Before 1 September 2020, hiring a Singaporean makes sense if the asking base salary is below $3,333 (excluding employer CPF contribution), given that the minimum salary of an employment pass is at $3,900.
With the latest update, hiring a Singaporean with asking salary of below $3,846 makes sense. For the finance sector, that number will be $4,273.50.
Cost of Hiring Employees after their 40s
Using the same logic, we can calculate the cost of hiring for more senior positions too, assuming the minimum qualifying salary of Employment Pass for candidates in their 40s to be exactly double.
Here’s the monthly cost of hiring a Singaporean vs a foreign professional on employment pass after 40 years old:
|How Much to Hire a Singaporean?|
|How Much to Hire a foreign professional?
(On employment pass, after 40)
|Base Salary||Minimum monthly salary of Employment Passes (EPs)|
|Additional 17% of monthly wages|
|Example after 1 September|
|$7,692.31 + 17% CPF Contribution from employer = $9,000||$9,000|
|Example for finance sector after 1 September|
|$8,547.01 + 17% CPF Contribution from employer = $10,000||$10,000|
From the looks of it, the increase in the minimum salary for Employment Pass (EP) can allow locals to be more competitive in terms of salary. More positions of various experience level will open up, now that it makes sense to hire local with this widen the salary range.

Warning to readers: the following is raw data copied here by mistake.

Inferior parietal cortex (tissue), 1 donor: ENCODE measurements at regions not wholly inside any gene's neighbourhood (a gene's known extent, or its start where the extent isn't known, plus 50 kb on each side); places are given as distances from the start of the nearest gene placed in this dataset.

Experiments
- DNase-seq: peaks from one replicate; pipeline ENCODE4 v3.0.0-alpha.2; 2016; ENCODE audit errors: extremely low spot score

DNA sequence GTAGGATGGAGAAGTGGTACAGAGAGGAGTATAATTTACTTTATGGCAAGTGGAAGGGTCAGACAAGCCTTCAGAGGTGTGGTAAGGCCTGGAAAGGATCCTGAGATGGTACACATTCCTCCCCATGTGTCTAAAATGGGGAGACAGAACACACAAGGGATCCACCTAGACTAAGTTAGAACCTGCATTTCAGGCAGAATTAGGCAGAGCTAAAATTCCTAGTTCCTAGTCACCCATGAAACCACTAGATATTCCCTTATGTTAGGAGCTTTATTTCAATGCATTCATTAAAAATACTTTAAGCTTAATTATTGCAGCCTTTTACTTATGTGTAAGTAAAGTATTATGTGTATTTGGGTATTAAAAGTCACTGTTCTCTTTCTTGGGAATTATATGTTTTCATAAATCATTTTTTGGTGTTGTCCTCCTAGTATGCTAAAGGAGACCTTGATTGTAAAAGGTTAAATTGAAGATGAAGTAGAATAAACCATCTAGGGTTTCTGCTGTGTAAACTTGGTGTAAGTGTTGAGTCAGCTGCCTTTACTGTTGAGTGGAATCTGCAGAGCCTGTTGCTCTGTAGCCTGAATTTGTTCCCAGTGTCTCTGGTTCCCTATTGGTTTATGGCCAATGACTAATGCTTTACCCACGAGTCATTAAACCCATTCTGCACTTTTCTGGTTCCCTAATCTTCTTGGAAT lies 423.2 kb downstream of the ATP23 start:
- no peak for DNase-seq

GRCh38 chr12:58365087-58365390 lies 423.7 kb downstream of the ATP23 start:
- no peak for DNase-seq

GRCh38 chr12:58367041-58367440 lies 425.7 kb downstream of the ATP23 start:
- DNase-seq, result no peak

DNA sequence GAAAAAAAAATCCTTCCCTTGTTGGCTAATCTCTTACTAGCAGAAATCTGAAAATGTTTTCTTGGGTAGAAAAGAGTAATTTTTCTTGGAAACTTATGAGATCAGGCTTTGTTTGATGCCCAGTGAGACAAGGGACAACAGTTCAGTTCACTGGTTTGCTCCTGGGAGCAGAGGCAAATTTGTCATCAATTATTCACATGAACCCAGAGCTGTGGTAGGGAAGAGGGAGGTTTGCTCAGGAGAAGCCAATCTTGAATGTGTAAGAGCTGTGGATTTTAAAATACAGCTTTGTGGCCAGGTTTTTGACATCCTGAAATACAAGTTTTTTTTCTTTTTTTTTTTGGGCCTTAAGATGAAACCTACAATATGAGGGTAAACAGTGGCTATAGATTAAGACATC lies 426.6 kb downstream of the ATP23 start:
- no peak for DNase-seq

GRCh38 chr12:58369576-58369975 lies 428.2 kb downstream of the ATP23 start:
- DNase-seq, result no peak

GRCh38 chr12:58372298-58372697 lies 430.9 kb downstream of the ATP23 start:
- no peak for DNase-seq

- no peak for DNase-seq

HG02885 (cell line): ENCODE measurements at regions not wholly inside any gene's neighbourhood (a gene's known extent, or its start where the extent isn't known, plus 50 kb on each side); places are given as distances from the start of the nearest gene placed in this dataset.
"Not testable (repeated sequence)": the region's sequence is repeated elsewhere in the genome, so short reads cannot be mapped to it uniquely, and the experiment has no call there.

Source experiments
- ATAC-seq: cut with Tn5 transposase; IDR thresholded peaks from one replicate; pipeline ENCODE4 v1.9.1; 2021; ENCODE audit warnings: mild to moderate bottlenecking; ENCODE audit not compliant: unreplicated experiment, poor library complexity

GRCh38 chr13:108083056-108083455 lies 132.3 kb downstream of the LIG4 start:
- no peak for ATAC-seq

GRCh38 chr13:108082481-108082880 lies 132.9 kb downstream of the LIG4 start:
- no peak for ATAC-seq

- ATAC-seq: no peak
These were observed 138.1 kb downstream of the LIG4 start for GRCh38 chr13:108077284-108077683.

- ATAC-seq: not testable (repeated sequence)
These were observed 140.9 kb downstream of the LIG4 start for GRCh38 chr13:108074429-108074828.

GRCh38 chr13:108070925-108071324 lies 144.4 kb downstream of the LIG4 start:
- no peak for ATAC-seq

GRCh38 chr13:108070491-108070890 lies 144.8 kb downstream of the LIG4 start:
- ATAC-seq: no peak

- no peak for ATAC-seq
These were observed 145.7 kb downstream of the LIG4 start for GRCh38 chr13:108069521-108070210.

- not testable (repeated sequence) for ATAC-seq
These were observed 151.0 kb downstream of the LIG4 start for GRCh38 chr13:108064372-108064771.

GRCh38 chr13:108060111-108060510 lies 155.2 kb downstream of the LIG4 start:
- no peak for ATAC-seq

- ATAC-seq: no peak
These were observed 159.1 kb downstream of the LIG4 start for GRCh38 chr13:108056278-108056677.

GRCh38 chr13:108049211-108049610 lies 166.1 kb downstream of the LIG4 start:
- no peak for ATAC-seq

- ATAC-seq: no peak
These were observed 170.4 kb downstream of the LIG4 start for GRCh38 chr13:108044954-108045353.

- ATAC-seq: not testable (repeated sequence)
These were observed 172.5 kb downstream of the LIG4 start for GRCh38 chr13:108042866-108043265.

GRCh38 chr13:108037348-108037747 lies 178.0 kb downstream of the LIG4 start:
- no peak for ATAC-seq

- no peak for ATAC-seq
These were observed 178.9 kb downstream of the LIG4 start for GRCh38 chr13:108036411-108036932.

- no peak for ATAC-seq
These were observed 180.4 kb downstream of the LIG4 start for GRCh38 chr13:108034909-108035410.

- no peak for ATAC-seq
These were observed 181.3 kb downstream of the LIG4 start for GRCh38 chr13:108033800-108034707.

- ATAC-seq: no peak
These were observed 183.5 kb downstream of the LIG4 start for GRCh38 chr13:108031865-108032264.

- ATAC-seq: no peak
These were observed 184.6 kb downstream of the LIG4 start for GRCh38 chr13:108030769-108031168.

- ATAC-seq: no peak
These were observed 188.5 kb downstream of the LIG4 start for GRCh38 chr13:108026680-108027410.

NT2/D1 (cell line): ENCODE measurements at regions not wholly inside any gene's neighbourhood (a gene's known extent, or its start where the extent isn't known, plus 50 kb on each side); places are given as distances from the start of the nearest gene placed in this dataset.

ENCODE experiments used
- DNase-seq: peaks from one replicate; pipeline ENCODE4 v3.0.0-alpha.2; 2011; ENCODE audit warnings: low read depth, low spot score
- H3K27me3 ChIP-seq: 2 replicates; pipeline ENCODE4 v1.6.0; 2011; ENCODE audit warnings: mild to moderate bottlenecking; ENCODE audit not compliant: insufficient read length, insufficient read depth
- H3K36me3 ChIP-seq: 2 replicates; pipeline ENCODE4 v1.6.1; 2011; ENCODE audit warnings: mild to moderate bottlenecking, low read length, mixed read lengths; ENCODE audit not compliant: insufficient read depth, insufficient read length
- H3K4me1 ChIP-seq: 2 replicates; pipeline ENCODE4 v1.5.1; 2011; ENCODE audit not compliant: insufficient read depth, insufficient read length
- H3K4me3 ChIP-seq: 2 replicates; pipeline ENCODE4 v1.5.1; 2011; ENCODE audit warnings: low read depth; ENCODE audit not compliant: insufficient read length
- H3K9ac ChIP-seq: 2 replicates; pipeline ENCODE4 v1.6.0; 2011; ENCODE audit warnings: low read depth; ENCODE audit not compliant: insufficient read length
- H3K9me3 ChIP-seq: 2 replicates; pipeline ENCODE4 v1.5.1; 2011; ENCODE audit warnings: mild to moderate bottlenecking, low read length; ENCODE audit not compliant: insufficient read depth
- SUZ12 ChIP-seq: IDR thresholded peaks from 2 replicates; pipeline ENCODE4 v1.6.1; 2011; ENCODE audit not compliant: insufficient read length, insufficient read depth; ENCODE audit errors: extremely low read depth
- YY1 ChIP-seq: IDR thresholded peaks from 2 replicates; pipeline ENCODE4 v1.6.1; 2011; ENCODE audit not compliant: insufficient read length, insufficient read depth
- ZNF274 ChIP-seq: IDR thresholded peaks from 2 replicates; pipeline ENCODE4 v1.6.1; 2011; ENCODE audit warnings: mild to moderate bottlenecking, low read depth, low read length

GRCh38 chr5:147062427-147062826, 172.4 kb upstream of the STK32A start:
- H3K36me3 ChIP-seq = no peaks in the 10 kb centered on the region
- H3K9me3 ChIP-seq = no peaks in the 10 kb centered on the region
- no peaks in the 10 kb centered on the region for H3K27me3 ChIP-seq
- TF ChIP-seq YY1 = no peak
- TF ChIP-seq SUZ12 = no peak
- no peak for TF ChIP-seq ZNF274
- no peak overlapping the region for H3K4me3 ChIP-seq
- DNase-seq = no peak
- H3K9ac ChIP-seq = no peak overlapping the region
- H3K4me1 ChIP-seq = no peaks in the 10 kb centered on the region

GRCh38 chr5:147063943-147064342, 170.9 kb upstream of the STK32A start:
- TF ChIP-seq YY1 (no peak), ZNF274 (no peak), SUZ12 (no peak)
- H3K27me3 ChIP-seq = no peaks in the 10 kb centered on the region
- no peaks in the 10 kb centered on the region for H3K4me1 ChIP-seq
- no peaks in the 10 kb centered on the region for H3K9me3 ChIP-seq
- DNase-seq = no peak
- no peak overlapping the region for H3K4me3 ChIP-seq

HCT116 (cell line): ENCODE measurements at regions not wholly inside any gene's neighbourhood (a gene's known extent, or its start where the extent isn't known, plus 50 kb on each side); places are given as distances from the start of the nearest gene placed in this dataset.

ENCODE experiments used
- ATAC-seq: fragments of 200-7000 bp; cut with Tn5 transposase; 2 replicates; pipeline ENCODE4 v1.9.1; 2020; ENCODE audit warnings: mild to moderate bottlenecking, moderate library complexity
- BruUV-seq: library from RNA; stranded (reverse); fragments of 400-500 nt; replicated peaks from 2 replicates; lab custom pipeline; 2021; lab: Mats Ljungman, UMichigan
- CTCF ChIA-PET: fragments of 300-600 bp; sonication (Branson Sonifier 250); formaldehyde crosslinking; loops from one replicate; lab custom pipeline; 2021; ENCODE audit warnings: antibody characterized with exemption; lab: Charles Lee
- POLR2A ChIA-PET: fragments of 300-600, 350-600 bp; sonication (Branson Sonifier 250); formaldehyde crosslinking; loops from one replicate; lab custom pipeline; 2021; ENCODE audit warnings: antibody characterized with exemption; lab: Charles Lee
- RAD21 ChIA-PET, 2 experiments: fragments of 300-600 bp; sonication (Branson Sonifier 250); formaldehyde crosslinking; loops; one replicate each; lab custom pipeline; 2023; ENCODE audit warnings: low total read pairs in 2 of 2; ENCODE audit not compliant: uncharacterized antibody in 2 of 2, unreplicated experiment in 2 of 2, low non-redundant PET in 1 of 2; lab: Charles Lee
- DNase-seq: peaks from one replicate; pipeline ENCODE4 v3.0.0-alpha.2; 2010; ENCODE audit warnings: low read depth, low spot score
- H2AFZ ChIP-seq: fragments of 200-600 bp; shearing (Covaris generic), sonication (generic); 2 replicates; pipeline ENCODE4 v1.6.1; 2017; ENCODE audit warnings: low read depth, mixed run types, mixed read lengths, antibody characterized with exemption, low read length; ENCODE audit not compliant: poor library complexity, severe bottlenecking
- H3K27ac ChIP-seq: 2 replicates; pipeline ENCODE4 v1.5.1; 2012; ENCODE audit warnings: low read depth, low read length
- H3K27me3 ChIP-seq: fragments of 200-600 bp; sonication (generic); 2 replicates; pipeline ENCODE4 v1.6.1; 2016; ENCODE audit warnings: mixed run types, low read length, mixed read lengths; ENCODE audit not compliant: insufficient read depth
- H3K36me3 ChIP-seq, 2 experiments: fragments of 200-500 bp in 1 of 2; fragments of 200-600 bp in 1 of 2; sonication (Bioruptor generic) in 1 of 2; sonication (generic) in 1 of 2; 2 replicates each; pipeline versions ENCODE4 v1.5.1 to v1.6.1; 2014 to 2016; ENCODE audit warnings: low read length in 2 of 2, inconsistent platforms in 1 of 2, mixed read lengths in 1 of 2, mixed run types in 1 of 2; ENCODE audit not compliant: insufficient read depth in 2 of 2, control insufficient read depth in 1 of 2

Are Singaporeans at a Disadvantage Compared To Foreign Hires?
When we look at the disadvantages that a Singaporean will face as compared to their foreign counterparts, we can only give a superficial answer due to the lack of hard data and surveys done on this issue.
Do note that these are some of the consensuses that were shared online and when we were discussing with our friends.
For Singaporean males, National Service (NS) liability can sometimes be a huge burden to the employee.
For a start, the National Service set the timeline of Singaporean males backwards by two years. This means that they enter their tertiary education later, and in turn, enter the workforce at an older age.
I am not sure how much this will impact hiring, but someone becoming a manager at 28 may appear more competent against someone who manages to do so at 30 years old for a start.
The need to clear their ICT every year can also be of concern to an employer, especially when the company is too small to have someone away, serving the nation for weeks.
Of course, the company will receive a reimbursement from the government when their employee is away from reservist. But realistically, this will boil down to how effective an employee is and how important he is to the growth of the company.